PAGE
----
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Wednesday, 26 June 2013

West Anglia Overground Foul-Up

[Updates, two so far, at end of post]

During the Comprehensive Spending Review announcements from the Rt Hon Gideon George Oliver Osborne, heir to the Seventeenth Baronet, the news for Londoners was that “West Anglia Suburban Rail Services” were to be devolved to Transport for London (TfL), and become part of the Overground brand. But someone has been a little economical with the actualit√© here.
Because what has not been told is what “West Anglia Suburban Rail Services” actually means. So yet another firing up of the Speculatron is in order: did the Government have in mind the old West Anglia Great Northern (WAGN) franchise that ended some years back? If it did, then First Group might have something to say about First Capital Connect (FCC) being split up so soon after the franchise began.

And Abellio, the external arm of Nederlandse Spoorwegen (NS), might have some interesting comments to make about some of its Greater Anglia franchise being abstracted. In both cases, there would be a number of stations where keeping the Overground part completely separate (as with the exclusive use of two platforms at Clapham Junction) might prove problematic.

The easiest routes to split out would be the ones from the former Great Northern part of WAGN that operate out of Moorgate to Welwyn Garden City and Hertford North (with some services extended beyond the latter to Letchworth). The West Anglia ones would present the biggest problems, not least with the use of London’s Liverpool Street terminus. There would be little scope for more services.

Then comes the splitting out of “suburban”: will the Overground involvement extend only to the Enfield, Chingford and Hertford East services? Will the Stansted Express be thrown in, as it serves one of London’s three main airports? And who will run the stations where Overground will share with at least one other operator (Liverpool Street will, like Euston, continue to be run by Network Rail)?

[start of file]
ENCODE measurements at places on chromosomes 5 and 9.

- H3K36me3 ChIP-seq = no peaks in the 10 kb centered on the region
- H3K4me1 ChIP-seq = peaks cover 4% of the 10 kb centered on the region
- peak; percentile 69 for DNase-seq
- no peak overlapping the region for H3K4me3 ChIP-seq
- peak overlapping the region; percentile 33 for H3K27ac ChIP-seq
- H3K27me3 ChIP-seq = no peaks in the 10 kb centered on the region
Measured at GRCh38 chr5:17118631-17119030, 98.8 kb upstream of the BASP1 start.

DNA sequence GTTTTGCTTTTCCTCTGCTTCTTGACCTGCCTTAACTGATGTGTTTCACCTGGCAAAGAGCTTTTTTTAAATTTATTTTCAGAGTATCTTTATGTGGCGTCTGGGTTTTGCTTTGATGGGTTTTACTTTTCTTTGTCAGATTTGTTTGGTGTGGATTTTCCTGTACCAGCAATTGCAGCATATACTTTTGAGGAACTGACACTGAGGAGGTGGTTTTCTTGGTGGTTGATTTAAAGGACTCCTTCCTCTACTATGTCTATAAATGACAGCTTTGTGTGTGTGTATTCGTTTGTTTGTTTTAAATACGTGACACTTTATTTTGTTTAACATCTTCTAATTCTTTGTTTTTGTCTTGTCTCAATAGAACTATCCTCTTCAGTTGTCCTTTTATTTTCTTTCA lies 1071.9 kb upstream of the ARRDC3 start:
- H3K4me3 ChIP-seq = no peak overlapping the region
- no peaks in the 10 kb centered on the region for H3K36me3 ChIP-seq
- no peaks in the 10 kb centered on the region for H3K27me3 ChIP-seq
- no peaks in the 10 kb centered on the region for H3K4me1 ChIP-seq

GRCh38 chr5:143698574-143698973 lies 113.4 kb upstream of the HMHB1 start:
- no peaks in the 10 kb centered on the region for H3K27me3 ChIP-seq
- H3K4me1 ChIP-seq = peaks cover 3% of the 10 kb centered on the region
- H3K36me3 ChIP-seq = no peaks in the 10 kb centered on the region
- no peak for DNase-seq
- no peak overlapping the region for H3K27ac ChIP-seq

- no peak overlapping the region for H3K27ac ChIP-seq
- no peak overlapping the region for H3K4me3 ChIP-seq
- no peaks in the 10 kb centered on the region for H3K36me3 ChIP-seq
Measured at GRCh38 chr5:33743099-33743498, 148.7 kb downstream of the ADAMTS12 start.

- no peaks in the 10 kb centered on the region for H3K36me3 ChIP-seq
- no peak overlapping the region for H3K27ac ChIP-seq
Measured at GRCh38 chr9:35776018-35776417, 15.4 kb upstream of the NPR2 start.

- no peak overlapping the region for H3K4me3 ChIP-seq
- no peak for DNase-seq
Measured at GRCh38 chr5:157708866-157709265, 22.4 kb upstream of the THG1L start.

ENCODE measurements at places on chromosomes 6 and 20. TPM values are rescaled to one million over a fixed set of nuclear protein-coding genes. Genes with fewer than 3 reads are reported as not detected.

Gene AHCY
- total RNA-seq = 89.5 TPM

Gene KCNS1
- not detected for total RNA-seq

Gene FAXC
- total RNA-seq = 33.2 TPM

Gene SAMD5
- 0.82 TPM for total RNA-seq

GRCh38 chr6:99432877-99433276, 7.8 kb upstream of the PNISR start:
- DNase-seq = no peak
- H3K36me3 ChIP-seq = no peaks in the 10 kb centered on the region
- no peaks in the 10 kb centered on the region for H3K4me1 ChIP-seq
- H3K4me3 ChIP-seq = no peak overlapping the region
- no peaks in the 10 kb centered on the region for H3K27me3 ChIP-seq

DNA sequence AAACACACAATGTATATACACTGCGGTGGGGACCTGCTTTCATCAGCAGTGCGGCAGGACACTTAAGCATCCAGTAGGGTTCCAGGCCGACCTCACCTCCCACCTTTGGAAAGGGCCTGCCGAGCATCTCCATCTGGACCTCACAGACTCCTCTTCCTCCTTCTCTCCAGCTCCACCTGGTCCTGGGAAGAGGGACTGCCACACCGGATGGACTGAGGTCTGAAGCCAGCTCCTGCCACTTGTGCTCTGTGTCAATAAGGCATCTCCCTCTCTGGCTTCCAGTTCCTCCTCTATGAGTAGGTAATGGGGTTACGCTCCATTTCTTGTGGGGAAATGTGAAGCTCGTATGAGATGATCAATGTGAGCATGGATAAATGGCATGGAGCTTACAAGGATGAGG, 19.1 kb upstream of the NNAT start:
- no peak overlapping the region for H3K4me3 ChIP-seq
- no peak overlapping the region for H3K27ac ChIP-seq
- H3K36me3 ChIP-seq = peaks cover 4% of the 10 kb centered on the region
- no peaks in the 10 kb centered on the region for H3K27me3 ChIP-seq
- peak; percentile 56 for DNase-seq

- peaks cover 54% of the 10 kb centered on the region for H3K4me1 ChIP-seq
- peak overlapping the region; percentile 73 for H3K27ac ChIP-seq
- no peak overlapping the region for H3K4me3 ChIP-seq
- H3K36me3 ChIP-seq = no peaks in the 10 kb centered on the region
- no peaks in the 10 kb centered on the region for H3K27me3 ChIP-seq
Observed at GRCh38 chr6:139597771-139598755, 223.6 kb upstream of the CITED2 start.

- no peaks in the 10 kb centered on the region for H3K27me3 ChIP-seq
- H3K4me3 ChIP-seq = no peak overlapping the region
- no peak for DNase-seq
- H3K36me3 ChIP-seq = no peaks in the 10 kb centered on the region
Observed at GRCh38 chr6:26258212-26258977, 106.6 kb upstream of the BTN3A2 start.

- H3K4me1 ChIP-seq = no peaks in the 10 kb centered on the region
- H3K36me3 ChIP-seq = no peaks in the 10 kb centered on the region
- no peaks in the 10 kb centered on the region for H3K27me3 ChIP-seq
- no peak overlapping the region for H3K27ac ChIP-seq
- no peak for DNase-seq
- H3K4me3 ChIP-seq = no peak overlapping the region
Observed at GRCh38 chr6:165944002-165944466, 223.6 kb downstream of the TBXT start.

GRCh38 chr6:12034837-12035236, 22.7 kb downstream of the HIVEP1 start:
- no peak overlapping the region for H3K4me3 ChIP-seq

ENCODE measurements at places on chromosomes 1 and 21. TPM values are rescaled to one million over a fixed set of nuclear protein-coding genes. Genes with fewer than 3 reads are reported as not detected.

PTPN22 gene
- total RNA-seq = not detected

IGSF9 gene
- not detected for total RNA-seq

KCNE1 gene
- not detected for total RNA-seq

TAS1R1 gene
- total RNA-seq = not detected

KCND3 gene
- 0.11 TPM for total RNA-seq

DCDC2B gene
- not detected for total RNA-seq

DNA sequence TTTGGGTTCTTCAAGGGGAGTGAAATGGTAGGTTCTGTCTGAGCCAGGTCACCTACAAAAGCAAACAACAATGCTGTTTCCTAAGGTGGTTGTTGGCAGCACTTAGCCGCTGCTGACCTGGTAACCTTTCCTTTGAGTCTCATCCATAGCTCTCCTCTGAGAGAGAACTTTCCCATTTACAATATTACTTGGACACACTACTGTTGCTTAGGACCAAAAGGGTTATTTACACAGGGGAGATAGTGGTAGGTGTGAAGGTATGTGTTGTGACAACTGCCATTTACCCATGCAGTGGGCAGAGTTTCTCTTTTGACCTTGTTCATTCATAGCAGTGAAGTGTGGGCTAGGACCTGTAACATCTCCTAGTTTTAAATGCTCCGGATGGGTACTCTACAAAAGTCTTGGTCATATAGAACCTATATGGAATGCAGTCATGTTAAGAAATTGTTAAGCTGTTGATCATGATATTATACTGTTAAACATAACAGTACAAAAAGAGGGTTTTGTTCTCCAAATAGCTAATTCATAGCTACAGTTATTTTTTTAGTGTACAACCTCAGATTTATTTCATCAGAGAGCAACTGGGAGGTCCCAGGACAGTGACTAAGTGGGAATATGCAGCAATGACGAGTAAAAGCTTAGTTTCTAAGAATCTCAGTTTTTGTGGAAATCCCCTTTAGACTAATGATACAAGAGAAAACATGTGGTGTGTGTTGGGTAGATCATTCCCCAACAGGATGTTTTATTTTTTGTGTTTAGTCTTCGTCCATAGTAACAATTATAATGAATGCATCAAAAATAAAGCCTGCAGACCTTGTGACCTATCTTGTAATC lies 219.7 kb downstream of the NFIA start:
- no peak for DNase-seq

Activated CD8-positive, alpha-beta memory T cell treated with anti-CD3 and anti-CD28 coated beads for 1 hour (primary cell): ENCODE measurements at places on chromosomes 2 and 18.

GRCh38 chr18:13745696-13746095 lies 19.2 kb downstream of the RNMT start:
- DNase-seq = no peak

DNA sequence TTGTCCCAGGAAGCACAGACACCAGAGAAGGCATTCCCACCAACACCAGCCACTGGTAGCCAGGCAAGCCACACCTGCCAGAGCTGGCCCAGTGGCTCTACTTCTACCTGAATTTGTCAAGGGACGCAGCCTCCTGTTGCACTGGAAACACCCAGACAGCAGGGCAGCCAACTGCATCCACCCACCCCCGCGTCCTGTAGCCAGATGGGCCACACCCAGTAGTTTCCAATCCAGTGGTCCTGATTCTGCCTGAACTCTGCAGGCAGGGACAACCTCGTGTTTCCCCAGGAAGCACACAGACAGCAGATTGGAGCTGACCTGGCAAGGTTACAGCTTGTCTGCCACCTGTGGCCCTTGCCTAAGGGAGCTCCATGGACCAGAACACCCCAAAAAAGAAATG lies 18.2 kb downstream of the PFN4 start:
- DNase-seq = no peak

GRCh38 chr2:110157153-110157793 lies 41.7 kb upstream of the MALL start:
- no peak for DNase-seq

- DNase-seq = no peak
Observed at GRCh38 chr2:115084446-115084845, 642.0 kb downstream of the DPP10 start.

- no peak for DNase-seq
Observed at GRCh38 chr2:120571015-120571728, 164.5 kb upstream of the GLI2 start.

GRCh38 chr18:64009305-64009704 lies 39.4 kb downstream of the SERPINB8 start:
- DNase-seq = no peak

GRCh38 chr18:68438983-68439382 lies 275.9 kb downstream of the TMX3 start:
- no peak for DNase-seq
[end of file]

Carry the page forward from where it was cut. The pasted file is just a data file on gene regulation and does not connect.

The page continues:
So there is going to be a lot of work to do even before this addition – whatever its extent – to the Overground brand. And, unless TfL can magic some extra funding from somewhere, one thing that won’t be happening with the transfer from franchised operator to TfL will be the new trains that made such a difference to existing Overground routes. So the new operator would soldier on with the existing stock.

Some of those trains are 36 years old. Many of the remainder that TfL might be expected to take on are past their thirtieth birthday. And with TfL’s budget being cut, there may not be much in the pot for significant station improvements. So whatever optimistic noises may be emanating from occasional Mayor Alexander Boris de Pfeffel Johnson, the reality is that there is unlikely to be a new reality.

That means the new train service will be the same as the old one.

[UPDATE1 28 June 1425 hours: my thanks to William Lucas, who has obtained the information from Greater Anglia about which of their routes will devolve to TfL. There are just three: Liverpool Street to Chingford, Enfield Town and Cheshunt (via Southbury).
 So services to Hertford East are not included, and nor are Stansted Express ones. As there has been no word from FCC about services out of Moorgate, it has to be assumed that these, too, are not part of the package.

That's not such a great expansion of the Overground brand - and, as I've already noted, it comes with trains that are over 30 years old, and little prospect of new ones]

[UPDATE2 2 July 1735 hours: Mayor Watch has now confirmed the routes to be devolved to TfL, and that this will happen in 2015. Their report uses a photo of a Class 378 electric multiple unit, the standard for new Overground trains, but whether TfL could fund any more of these is doubtful.

Moreover, Bombardier, who built the trains, may have closed the production lines by then. It will be an interesting challenge for the Overground brand to deliver improvements when they share much of the mileage with other operator's services, and with trains that are over 30 years old]

1 comment:

Andrew Heenan said...

Not sure why you refer to this as an "Overground Foul-Up", while history tells us it will probably a good move for the affected areas.

Also, the precedent of separate lines was never going to happen; the 'metro' suburban toutes are inextricably linked to other lines,around most parts of London.

Finally, a shame they didn't get Moorgate, which would have been logical and sensible.